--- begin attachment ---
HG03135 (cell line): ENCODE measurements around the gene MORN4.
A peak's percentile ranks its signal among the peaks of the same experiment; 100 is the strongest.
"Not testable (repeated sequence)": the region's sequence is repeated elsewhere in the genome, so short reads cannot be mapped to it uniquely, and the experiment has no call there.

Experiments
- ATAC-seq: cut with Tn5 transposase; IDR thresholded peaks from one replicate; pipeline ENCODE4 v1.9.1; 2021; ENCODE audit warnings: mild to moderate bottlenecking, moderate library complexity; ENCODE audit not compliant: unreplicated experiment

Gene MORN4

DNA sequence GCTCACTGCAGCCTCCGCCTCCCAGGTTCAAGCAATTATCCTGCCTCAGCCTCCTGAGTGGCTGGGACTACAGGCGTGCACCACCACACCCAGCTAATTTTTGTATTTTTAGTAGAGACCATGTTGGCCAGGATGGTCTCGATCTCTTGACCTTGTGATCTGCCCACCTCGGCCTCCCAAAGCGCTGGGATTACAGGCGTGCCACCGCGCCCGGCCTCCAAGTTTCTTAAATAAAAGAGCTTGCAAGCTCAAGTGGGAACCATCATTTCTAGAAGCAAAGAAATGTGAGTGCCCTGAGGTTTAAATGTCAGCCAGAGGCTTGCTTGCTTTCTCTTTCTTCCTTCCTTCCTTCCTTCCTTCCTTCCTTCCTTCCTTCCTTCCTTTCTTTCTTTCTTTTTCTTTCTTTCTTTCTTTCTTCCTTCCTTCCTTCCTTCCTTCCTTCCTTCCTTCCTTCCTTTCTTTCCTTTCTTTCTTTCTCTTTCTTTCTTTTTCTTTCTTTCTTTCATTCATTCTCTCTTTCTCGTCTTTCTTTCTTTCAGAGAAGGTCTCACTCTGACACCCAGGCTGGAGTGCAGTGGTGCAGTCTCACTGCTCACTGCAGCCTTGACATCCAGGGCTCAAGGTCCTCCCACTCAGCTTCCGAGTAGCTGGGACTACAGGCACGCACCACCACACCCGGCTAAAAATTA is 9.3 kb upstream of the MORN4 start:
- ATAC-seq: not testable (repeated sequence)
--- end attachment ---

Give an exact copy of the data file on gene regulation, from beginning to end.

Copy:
HG03135 (cell line): ENCODE measurements around the gene MORN4.
A peak's percentile ranks its signal among the peaks of the same experiment; 100 is the strongest.
"Not testable (repeated sequence)": the region's sequence is repeated elsewhere in the genome, so short reads cannot be mapped to it uniquely, and the experiment has no call there.

Experiments
- ATAC-seq: cut with Tn5 transposase; IDR thresholded peaks from one replicate; pipeline ENCODE4 v1.9.1; 2021; ENCODE audit warnings: mild to moderate bottlenecking, moderate library complexity; ENCODE audit not compliant: unreplicated experiment

Gene MORN4

DNA sequence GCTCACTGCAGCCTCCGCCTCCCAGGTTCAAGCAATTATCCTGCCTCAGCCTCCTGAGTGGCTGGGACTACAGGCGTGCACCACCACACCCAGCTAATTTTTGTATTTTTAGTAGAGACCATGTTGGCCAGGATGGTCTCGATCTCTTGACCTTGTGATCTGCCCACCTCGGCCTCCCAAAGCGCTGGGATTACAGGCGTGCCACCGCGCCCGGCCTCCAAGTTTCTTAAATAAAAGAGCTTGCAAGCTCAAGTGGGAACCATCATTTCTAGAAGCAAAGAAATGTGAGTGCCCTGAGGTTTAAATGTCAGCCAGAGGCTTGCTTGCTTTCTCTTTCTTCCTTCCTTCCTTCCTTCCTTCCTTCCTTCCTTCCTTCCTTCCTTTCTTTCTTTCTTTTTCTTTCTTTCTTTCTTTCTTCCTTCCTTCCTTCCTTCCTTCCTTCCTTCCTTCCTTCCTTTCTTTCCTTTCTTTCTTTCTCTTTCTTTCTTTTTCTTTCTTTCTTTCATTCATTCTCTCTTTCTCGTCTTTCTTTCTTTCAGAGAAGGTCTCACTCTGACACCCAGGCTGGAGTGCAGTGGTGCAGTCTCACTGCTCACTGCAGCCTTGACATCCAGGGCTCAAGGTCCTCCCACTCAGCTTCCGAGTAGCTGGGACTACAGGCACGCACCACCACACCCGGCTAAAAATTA is 9.3 kb upstream of the MORN4 start:
- ATAC-seq: not testable (repeated sequence)